The production and trade of soy and beef from Brazil is linked to deforestation, greenhouse gas emissions, and biodiversity. These impacts motivate existing zero-deforestation commitments from countries and companies, but the effects of such commitments on local water use and scarcity are poorly understood.
One of the main pathways for achieving deforestation-free supply chains is to intensify agricultural production – a process which can be highly demanding on water resources. Brazilian soybeans rely almost entirely on rainfall whose magnitude can decrease with upwind deforestation and increase with upwind irrigation; a growing Brazilian cattle population will require an increasing amount of drinking water typically stored in farm impoundments on the landscape.
This project explores the links between the global trade of Brazilian soy and beef commodities, water use and water scarcity, and policies designed to improve the sustainability of supply chains (particularly zero-deforestation commitments).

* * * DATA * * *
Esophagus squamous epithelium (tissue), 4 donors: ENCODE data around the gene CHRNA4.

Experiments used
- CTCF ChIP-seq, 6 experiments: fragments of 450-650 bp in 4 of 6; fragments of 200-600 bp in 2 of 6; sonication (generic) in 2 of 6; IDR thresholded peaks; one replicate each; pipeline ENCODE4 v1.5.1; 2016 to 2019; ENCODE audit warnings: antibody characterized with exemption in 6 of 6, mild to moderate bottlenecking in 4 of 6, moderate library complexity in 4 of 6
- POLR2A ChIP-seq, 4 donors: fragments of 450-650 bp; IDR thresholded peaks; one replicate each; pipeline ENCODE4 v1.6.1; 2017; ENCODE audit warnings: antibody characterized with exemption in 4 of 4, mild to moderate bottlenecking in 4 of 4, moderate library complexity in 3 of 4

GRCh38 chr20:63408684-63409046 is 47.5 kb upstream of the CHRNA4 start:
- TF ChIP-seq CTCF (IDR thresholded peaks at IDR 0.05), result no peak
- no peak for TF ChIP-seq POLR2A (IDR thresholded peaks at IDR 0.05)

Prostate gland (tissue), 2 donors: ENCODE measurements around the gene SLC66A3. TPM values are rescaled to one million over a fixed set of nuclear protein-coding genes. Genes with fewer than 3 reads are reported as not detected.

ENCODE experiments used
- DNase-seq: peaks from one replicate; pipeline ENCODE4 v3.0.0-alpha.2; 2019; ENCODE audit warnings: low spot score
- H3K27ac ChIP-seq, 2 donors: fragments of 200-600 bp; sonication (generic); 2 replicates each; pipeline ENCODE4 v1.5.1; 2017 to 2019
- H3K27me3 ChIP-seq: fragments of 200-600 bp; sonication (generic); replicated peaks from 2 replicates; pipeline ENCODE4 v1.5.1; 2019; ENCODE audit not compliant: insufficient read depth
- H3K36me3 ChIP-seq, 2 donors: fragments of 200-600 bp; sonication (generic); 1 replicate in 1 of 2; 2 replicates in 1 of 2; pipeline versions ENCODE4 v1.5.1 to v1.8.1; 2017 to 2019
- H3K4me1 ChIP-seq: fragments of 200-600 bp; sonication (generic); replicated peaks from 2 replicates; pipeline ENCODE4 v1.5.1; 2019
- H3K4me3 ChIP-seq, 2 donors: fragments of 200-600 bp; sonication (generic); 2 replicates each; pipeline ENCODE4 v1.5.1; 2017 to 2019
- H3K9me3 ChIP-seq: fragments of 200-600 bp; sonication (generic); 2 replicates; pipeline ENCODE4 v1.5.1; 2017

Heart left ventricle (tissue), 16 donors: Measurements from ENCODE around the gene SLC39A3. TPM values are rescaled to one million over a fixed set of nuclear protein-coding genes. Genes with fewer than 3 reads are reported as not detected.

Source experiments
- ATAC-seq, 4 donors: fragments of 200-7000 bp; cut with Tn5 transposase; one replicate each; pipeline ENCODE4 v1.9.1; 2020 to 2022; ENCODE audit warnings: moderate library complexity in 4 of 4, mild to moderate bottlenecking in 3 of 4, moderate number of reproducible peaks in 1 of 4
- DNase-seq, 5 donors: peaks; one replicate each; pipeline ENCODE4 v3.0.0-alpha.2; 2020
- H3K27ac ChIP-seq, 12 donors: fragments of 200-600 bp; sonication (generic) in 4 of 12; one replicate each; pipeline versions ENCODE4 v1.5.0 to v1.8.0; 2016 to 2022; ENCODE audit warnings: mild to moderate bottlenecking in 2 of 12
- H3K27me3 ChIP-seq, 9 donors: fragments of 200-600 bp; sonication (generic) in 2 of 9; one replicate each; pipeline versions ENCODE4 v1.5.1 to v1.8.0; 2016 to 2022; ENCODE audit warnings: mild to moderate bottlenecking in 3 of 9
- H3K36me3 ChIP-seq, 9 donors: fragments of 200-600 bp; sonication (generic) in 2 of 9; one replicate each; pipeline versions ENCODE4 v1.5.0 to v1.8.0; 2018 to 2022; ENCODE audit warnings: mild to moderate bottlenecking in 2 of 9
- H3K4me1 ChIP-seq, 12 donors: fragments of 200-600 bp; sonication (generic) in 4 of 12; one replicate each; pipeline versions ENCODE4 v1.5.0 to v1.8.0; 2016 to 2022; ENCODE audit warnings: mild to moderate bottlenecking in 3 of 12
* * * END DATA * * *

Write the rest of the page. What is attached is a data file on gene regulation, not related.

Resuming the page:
Our work also seeks to use Trase to highlight the links between water use for soy and beef and commodity exports from Brazil, and the effects of land use and land use change on regional precipitation.
- Quantify regional water use for Brazilian soy and beef sectors in relation to product exports
- Reveal the shared responsibility of producers and consumers on the impacts of deforestation and agricultural intensification on the regional water cycle
- Assess trade-offs between water use and environmental impacts resulting from producer and consumer interventions and policies that aim to combat deforestation.